Finally, there remains the internet search, “Willie Brown Kamala Harris.” I don’t expect to see the Republicans use this line of attack until after Ms. Harris is formally nominated. If they do, one would have to be Pollyanna on steroids not to believe that it will suppress the Democratic vote of “Me Too” advocates and swing state suburban Republican women heretofore leaning against President Trump.
Presumably, in addition to Ms. Harris’ political experience, Mr. Biden was attracted to her relatively more aggressive style – as contrasted again, for example, with Ms. Rice – for a contest that I have recently heard predicted to be “a knife fight in an alley.” If so, in this way the pick calls to mind Dwight Eisenhower’s selection of Richard Nixon in 1952 and Gerald Ford’s selection of Robert Dole in 1976; in both instances, the presidential nominee sought to remain above the fray while selecting a brawler as his running mate. If this was indeed Mr. Biden’s thinking, I hope it is correct. Sitting in a swing state, my instinct is that the citizens of these states seek less contentiousness and more calm competence. I am genuinely concerned about how Ms. Harris’ style will fare in her debate with the somnolent Vice President Mike Pence – despite Mr. Pence’s unblemished record as a sycophant, toady, fawner, bootlicker, lickspittle, and kisser of Mr. Trump’s … er … rear. In the 2016 Vice Presidential debate, Democratic Vice Presidential nominee Tim Kaine tried to be aggressive with Mr. Pence, and, contrary to all expectations, Mr. Pence won – handily.
In a note a while back, “The Right Choice,” I suggested, “There is no [potential Vice President] candidate whose record will not contain some vulnerabilities that will have to be explained. [Mr. Biden] might as well do his explaining on behalf of the running mate that he considers best equipped to serve all American people and their interests.” As one who truly feels that the fate of the nation depends upon getting Mr. Trump out of the White House and will vote for the Democratic ticket no matter who the Vice Presidential nominee is, I am disappointed in Mr. Biden’s selection of Ms. Harris. I can only hope that he didn’t make … the Wrong Choice.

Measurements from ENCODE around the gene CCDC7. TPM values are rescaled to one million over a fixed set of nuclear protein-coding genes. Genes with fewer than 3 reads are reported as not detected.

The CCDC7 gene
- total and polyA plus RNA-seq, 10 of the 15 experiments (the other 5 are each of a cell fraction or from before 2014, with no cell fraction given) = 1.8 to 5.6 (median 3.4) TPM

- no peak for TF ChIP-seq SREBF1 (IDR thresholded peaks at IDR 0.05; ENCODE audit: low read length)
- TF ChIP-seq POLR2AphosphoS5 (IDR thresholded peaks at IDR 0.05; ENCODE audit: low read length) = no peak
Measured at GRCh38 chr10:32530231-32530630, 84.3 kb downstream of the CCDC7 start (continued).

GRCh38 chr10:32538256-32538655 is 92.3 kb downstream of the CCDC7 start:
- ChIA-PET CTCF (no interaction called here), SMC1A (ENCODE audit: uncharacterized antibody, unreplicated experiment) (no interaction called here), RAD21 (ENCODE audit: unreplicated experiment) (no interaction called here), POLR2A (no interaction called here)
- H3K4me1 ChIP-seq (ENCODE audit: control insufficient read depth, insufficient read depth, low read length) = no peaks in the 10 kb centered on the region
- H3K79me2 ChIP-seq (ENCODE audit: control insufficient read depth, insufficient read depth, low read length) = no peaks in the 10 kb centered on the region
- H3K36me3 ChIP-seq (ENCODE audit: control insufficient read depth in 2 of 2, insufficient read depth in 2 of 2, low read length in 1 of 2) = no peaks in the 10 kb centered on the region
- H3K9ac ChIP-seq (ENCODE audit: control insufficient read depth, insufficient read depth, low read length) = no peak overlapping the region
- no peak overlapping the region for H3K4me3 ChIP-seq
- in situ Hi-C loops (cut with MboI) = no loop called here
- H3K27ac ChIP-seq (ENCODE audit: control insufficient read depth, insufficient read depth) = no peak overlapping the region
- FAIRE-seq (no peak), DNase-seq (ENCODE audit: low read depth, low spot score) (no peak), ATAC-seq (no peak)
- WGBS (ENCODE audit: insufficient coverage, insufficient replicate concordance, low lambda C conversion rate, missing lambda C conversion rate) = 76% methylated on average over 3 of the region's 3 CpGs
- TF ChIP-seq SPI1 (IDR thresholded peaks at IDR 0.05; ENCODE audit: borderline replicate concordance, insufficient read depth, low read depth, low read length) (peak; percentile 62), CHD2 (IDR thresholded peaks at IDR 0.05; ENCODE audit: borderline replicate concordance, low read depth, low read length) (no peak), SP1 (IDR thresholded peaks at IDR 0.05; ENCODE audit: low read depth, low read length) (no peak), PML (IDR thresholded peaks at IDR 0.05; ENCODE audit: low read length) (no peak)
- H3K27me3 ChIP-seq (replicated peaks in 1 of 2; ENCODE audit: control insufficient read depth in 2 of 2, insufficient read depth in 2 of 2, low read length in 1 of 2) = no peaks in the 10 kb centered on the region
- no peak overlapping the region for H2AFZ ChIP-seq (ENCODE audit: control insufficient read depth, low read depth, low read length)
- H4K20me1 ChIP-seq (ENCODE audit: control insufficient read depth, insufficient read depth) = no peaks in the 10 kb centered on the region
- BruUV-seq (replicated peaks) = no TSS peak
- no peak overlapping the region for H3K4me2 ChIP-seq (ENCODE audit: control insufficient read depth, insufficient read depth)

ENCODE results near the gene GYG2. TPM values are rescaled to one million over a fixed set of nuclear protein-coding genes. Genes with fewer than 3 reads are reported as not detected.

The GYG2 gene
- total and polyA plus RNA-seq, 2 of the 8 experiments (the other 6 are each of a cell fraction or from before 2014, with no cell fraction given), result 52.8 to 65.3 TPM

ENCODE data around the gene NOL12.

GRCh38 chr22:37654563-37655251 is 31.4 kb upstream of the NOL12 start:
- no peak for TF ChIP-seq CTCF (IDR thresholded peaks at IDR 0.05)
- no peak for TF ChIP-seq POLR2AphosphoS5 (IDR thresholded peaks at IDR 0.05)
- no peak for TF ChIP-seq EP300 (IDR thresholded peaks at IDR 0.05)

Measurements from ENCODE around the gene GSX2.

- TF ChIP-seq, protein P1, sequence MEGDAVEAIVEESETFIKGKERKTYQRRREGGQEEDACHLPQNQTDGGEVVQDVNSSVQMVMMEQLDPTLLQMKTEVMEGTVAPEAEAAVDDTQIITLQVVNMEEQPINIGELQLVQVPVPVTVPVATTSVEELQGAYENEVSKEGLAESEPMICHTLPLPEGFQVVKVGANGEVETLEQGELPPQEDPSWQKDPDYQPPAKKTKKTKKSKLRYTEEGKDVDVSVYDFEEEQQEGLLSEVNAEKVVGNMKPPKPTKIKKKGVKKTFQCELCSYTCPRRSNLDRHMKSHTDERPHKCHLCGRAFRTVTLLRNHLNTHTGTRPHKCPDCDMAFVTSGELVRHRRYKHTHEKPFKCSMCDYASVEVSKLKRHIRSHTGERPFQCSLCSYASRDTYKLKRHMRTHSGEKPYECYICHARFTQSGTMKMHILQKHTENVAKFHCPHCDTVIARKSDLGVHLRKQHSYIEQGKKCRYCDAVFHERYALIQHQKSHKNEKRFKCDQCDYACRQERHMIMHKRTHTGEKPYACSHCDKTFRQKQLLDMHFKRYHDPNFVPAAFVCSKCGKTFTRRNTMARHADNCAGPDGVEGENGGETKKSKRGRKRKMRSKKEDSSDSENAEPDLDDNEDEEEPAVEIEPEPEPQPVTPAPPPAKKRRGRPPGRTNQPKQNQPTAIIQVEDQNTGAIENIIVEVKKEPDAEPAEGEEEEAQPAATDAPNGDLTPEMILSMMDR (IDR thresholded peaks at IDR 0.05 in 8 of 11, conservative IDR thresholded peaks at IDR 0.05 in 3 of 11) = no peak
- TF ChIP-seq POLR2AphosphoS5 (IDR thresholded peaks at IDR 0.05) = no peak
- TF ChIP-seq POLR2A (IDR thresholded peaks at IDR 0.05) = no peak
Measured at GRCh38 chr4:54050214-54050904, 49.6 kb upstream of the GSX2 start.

3 thoughts on “A Dangerous Pick”
To quote a Wisconsin athlete of some repute….R-E-L-A-X… about Kamala Harris. Any other VP he would have chosen has negatives….especially in these heated times. She certainly isn’t the bobblehead that Pence is, and I’ll wager she eats Pence’s lunch if the VPs have a debate. Was she caught off guard with some questions, sure, but who isn’t these days except The Donald who just makes shit up when he doesn’t know what to say (hence his 12,947 documented lies and counting.) She’ll have the benefit of prep sessions going forward.
I think Biden needs someone more aggressive in rebuttal than he is, and she fits that. Regarding experience or lack thereof, Biden brings that to the table, and in a short period of time as VP, I’m sure she’ll see and learn things she never knew, which will catch her up in the experience dept real quick.
Hope you’re right, my friend! May you and the family remain healthy!
I wholeheartedly agree with Ed.
Most importantly in terms of governing, I would add that a wise friend once said a good leader surrounds himself (or herself) with people who’s strengths are complementary to the leaders weaknesses. Accordingly, Senator Harris is a good choice. They can both learn from each other, which I think they are open to doing. Contrast that with the Trump/Pence team. Trump is incapable of honestly listening to anyone. And he certainly can’t learn anything from Pence (or anyone else) since as he considers himslf a “very stable genius” and has said, ” I have a gut, and my gut tells me more sometimes than anybody else’s brain can ever tell me.”